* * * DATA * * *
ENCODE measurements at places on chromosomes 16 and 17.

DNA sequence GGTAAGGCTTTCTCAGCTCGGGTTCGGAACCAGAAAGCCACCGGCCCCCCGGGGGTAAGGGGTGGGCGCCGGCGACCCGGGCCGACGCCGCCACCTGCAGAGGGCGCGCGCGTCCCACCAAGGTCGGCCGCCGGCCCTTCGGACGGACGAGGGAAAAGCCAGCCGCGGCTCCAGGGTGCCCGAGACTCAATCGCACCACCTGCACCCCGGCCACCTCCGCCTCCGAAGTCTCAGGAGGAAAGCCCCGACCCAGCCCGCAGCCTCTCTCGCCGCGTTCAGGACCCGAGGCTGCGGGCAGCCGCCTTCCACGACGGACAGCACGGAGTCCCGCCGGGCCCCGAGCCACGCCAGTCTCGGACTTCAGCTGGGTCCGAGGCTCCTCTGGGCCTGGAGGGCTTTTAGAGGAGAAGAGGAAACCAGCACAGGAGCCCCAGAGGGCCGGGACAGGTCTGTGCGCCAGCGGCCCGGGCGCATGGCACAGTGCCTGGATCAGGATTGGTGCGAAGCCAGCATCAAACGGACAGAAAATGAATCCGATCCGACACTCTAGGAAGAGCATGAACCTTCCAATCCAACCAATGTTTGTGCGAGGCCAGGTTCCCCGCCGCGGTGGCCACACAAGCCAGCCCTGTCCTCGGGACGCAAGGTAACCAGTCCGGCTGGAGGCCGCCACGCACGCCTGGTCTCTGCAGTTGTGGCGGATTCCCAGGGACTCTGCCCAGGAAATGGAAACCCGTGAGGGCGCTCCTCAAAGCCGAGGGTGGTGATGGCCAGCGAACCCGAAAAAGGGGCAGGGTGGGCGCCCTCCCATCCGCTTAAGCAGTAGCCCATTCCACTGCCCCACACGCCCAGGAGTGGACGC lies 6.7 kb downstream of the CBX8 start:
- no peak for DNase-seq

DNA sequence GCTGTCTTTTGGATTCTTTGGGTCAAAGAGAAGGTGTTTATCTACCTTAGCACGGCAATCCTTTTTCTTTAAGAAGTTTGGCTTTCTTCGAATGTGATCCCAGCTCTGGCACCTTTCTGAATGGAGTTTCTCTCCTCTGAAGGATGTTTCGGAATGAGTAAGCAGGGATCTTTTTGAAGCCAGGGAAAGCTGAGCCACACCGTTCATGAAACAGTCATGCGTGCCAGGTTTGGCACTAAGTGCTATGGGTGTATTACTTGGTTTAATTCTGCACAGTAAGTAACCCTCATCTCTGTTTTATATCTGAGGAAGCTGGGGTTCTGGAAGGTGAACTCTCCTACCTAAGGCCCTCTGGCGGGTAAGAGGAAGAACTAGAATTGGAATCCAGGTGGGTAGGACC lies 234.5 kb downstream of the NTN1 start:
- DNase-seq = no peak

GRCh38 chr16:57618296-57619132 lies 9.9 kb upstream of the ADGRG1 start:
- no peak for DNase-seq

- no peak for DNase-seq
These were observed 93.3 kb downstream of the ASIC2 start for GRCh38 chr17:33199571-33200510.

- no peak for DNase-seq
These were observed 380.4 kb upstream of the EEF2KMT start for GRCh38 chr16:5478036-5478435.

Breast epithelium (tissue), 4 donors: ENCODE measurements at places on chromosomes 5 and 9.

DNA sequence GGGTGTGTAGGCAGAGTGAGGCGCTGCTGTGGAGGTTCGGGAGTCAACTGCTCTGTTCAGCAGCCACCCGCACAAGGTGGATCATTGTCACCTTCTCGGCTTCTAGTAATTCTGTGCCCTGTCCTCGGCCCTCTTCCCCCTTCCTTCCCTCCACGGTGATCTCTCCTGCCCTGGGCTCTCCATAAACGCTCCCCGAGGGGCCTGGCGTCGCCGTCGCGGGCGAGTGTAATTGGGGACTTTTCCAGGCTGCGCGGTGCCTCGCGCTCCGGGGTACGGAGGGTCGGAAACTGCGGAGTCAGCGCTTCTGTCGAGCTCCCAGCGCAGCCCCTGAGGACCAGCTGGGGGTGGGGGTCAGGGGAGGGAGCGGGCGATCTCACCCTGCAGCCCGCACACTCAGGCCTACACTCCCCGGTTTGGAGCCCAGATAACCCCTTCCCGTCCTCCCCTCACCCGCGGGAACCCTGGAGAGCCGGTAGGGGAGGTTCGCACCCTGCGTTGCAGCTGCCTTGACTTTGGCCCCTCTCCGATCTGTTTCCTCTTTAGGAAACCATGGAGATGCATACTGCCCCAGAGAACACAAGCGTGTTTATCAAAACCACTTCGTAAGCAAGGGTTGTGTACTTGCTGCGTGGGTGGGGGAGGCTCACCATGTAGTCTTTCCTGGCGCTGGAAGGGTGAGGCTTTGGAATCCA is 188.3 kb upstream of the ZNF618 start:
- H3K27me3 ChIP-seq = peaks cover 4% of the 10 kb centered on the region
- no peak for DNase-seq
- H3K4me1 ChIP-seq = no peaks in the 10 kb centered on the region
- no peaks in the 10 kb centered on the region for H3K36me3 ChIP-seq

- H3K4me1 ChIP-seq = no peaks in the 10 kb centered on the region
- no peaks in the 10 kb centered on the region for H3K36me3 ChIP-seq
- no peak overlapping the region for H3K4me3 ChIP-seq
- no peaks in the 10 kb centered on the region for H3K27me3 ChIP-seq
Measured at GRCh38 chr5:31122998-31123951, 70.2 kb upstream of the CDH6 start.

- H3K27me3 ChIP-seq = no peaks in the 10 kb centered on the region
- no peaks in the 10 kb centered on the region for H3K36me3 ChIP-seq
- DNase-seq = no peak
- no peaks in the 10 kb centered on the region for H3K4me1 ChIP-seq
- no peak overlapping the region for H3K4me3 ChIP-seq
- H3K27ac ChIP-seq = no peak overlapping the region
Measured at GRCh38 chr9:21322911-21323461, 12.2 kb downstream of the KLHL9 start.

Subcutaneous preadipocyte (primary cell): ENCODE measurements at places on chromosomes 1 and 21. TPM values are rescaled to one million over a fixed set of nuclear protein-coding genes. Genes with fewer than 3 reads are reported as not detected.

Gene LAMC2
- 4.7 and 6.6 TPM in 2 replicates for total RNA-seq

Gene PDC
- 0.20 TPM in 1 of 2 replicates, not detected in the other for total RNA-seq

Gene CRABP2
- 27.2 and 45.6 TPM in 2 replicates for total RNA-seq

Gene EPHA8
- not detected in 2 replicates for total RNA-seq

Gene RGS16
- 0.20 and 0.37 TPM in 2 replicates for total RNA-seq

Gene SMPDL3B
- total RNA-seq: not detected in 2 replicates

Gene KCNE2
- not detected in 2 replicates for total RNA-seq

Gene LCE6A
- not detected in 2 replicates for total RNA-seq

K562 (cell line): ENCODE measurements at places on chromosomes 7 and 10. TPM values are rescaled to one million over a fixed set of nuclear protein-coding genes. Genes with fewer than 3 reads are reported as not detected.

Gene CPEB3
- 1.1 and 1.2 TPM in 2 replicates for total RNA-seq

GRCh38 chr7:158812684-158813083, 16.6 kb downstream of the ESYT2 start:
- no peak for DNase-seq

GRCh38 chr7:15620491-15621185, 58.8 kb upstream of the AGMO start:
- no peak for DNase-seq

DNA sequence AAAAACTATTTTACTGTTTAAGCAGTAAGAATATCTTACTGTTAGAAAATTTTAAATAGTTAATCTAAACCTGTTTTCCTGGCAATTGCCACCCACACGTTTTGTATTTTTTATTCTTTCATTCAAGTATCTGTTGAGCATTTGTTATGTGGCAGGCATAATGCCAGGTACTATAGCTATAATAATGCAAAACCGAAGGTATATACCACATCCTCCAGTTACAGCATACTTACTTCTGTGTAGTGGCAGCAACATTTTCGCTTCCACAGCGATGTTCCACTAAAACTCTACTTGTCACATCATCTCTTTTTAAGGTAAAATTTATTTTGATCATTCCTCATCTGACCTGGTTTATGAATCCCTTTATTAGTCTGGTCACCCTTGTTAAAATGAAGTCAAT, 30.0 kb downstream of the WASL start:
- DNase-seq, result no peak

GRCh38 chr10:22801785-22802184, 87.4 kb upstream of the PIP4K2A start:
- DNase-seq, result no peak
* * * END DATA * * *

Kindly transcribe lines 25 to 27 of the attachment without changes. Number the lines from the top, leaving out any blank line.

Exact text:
- DNase-seq = no peak
- no peaks in the 10 kb centered on the region for H3K4me1 ChIP-seq
- no peak overlapping the region for H3K4me3 ChIP-seq